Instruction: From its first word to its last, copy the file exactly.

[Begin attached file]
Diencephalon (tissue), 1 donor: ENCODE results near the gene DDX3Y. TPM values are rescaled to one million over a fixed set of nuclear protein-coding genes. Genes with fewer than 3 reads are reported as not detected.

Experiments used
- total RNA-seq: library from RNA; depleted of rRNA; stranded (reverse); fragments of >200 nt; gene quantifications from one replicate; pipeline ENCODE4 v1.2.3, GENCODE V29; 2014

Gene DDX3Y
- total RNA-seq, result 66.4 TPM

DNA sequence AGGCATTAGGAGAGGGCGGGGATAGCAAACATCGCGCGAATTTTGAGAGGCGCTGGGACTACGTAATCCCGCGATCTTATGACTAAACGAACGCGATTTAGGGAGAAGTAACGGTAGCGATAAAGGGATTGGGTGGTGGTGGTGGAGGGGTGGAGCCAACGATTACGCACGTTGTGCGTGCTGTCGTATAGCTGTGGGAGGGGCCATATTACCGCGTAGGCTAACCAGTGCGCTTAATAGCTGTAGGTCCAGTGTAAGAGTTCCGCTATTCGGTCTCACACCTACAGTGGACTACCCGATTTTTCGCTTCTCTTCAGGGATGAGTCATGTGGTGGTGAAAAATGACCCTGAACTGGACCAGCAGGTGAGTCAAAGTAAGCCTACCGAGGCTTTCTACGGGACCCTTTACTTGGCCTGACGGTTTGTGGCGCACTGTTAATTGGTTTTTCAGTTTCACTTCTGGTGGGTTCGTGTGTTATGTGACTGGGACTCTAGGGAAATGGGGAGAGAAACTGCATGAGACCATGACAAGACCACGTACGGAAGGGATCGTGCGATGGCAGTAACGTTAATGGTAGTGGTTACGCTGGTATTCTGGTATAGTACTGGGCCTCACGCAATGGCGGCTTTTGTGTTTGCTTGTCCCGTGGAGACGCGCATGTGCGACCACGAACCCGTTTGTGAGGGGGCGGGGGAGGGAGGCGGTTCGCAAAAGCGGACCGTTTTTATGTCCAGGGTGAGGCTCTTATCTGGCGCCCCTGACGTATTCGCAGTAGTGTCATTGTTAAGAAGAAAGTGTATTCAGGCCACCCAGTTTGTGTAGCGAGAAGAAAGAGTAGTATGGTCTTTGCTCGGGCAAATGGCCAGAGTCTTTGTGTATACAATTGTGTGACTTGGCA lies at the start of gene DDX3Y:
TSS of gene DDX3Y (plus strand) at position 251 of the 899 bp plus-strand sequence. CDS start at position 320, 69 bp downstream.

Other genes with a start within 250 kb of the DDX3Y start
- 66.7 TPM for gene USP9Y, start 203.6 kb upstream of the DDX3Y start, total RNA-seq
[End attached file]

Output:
Diencephalon (tissue), 1 donor: ENCODE results near the gene DDX3Y. TPM values are rescaled to one million over a fixed set of nuclear protein-coding genes. Genes with fewer than 3 reads are reported as not detected.

Experiments used
- total RNA-seq: library from RNA; depleted of rRNA; stranded (reverse); fragments of >200 nt; gene quantifications from one replicate; pipeline ENCODE4 v1.2.3, GENCODE V29; 2014

Gene DDX3Y
- total RNA-seq, result 66.4 TPM

DNA sequence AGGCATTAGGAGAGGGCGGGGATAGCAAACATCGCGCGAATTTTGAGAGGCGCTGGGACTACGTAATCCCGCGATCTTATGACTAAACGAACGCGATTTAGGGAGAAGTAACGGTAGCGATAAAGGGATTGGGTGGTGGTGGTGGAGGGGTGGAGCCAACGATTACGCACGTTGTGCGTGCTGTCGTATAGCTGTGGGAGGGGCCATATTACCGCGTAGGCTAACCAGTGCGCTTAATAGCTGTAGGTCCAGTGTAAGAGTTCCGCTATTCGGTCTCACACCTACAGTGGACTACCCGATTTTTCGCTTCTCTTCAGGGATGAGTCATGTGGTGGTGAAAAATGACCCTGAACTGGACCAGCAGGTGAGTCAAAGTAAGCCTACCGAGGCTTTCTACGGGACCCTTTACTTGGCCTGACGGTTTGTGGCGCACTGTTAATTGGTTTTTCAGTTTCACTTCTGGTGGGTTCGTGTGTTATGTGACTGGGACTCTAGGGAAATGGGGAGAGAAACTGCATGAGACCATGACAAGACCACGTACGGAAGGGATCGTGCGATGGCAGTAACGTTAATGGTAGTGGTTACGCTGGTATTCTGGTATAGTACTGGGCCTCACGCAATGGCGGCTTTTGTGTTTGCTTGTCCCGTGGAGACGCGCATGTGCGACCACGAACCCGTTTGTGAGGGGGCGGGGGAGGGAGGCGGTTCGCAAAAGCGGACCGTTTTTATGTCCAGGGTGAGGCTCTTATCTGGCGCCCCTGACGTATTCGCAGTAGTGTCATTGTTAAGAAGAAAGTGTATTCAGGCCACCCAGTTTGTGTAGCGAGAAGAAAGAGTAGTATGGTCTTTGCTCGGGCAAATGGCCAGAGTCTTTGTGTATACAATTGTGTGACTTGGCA lies at the start of gene DDX3Y:
TSS of gene DDX3Y (plus strand) at position 251 of the 899 bp plus-strand sequence. CDS start at position 320, 69 bp downstream.

Other genes with a start within 250 kb of the DDX3Y start
- 66.7 TPM for gene USP9Y, start 203.6 kb upstream of the DDX3Y start, total RNA-seq